While contemplating a theme for this week’s quick takes, I heard something that prompted me to ponder my favorite Alleluias, both written and sung.
“A Christian should be an Alleluia from head to foot.”
These words are attributed to St Augustine, and if Augie said it, it must be true (with the exception of a few utterances during his Manichean days…but I digress). What attracts me to this axiom is the embodiment it proclaims: Praise is not just something I think or feel, but something that can be incarnate in me.
That one at the end of the dismissal during the Easter season.
If you’ve ever wondered “Does the presider tell the cantor when he is going to sing the responses?”, know that the answer is usually no. I can never, for the life of me, remember exactly where the “-ia” goes on this one, but no matter. Because it’s the end of mass, and because this is a rip-roaring chant, the congregation just wails away with gusto. It’s a beautiful thing.
Leonard Cohen’s “Hallelujah”
His “Hallelujah” is quickly approaching “played out” status. I heard one reporter who could best be described as a dingbat call it a song of praise during a news report after the marathon bombings, which is not exactly an apt description. What I love about the piece is that is places praise in a dark setting, and presents an authentic, heartfelt spirituality that is balm to those of us who know the Cold and Broken Hallellujah.
Due respect to Leonard Cohen, I’m including the Jeff Buckley version because it’s the one I hear in my head, and it’s the one from that episode of West Wing at the end of season 3 when…well I won’t spoil it for you.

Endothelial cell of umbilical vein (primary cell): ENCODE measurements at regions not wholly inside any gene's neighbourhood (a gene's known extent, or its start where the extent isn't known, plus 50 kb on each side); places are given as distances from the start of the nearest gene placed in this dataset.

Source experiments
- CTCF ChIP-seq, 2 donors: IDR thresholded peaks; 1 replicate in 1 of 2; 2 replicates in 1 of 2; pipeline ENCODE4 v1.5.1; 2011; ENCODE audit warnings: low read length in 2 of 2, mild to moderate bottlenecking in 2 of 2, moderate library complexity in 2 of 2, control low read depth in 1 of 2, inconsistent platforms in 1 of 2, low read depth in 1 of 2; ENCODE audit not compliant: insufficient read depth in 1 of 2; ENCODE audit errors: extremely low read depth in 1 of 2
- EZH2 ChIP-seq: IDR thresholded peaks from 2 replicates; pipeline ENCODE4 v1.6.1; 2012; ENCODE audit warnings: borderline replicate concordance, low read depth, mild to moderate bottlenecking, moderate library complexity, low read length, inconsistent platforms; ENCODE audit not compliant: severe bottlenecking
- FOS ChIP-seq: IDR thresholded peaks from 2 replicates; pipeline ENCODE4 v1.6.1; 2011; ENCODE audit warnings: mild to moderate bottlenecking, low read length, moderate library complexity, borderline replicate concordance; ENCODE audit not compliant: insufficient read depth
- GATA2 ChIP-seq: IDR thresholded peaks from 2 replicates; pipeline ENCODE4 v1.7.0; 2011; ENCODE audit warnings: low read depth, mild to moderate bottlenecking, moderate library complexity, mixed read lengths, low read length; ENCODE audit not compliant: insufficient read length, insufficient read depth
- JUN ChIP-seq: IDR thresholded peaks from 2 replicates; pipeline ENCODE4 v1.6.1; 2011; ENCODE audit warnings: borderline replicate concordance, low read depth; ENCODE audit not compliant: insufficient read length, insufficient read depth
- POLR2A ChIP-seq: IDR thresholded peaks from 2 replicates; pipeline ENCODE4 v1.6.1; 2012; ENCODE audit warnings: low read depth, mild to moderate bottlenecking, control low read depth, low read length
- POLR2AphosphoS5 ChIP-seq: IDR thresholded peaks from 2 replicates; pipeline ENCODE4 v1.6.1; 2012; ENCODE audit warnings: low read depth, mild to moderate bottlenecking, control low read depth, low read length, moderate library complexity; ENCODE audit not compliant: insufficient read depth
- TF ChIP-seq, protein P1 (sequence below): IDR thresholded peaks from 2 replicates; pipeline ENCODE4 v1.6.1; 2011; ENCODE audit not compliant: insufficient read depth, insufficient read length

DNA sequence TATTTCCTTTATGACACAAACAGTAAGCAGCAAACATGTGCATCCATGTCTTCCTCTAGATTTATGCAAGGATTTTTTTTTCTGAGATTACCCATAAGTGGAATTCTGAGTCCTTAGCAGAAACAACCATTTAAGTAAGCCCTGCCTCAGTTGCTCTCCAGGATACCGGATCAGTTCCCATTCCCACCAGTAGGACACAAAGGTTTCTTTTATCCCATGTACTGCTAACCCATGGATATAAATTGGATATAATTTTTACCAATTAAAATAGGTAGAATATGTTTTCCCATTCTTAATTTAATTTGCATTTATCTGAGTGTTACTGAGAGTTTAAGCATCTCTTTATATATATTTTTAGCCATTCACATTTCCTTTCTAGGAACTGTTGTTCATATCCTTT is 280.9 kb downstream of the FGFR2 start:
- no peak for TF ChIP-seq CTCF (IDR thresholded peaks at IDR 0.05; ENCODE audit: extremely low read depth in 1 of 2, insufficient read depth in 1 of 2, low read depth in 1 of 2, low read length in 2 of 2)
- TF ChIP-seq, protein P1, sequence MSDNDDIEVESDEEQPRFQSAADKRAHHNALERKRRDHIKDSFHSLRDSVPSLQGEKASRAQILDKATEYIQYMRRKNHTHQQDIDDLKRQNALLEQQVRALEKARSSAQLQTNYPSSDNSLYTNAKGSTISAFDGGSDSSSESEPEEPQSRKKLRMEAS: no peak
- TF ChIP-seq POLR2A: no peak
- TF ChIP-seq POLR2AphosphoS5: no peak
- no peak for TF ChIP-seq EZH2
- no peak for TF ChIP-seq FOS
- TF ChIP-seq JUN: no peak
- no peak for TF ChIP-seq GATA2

Mozart, from Exultate Jubilate
Recently I showed up for a gig at which I was expected to sing this, to find that the organist had prepared a choral version arranged for middle-school chorus with two pages of cuts, down a fourth from the original key. My musician friends will recognize this as a travesty. After some quick adjustments, we made it work, but it was tough.
I have sung this piece so many times I barely need to think about it. The sixteenth-note runs fly out, the high C at the end pops, and that’s that. I have sung this for years at my parish on Easter, and my father likes to joke every year that “at least you don’t forget the words” (because the only word is Alleluia). You can have a listen on my website.
It’s Raining Men
Hold your horses, orthodoxy police, I’m not making a theological statement here. I just happen to really enjoy this song. It’s one of those that makes me dance wherever I hear it, and is a masterpiece of the “tipsy women dancing at weddings by acting out the lyrics” genre. God bless mother nature, she’s a single woman too.
Leonard Bernstein’s Mass
The Alleluia movement from this piece isn’t one of the standouts, but I can’t miss an opportunity to give the Bernstein Mass a shout-out. I grew up listening to this two-album set, and have been teetering on the edge of love and obsession ever since. It is a creative, unusual work of art. If you’re not familiar with it, by all means check it out.
Alleluia! Sing to Jesus
I like the text to this song, but I love the tune. Go Hyfrydol or go home, I say.
Aware that this is a cheap trick to quote one of my favorite hymn texts, one that doesn’t contain the word Alleluia in it, I leave you with this, a version of what is possibly my favorite statement of hope in all of the literature:Changed from glory into glory Till in heaven we take our place Till we stand before the Almighty Lost in wonder love and praise!
What would you include on a list of your favorite Alleluias?
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